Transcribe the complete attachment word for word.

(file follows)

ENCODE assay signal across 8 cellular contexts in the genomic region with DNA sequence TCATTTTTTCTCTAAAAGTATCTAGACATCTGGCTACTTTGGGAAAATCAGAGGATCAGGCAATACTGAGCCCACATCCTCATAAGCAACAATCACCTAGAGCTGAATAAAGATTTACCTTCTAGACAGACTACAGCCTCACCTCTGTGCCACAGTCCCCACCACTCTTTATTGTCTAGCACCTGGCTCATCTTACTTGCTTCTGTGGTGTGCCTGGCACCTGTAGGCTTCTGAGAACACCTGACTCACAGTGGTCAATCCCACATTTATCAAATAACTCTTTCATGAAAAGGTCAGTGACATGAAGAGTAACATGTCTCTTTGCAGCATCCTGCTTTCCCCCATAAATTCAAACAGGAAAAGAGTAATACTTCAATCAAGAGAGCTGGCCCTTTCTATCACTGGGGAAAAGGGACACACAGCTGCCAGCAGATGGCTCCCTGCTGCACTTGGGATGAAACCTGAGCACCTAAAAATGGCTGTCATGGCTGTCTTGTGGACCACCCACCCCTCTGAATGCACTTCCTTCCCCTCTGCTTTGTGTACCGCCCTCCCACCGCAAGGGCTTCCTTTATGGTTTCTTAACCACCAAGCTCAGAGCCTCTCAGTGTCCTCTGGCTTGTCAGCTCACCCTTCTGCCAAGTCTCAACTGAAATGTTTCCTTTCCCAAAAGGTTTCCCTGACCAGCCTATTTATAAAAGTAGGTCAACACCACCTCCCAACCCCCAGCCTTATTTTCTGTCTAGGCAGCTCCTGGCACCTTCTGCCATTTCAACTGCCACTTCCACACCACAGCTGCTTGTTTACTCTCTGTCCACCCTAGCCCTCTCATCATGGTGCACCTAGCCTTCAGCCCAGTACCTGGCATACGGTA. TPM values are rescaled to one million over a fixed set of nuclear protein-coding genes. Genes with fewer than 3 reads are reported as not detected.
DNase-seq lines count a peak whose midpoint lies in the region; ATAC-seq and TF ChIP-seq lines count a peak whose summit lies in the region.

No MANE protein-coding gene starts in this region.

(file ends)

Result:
ENCODE assay signal across 8 cellular contexts in the genomic region with DNA sequence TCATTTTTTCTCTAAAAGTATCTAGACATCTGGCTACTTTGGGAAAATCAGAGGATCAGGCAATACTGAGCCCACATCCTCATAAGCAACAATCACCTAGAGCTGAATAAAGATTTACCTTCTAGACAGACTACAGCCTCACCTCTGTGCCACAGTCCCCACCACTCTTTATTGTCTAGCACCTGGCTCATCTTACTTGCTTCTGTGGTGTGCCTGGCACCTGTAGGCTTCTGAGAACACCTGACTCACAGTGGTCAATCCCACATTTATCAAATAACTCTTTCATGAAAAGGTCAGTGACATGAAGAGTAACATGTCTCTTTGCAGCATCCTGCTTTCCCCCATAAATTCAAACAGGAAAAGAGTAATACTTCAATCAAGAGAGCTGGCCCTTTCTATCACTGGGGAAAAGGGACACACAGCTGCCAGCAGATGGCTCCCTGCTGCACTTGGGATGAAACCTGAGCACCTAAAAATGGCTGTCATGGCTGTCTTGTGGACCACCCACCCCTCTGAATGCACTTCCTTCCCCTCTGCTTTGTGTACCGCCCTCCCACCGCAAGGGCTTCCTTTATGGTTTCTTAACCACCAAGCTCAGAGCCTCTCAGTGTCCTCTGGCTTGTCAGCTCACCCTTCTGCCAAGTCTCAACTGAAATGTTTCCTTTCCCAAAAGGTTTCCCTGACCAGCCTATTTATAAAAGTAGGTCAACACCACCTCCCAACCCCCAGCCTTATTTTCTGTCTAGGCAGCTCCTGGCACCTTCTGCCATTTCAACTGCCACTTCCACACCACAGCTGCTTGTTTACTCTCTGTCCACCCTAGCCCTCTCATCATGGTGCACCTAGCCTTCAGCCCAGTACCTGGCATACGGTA. TPM values are rescaled to one million over a fixed set of nuclear protein-coding genes. Genes with fewer than 3 reads are reported as not detected.
DNase-seq lines count a peak whose midpoint lies in the region; ATAC-seq and TF ChIP-seq lines count a peak whose summit lies in the region.

No MANE protein-coding gene starts in this region.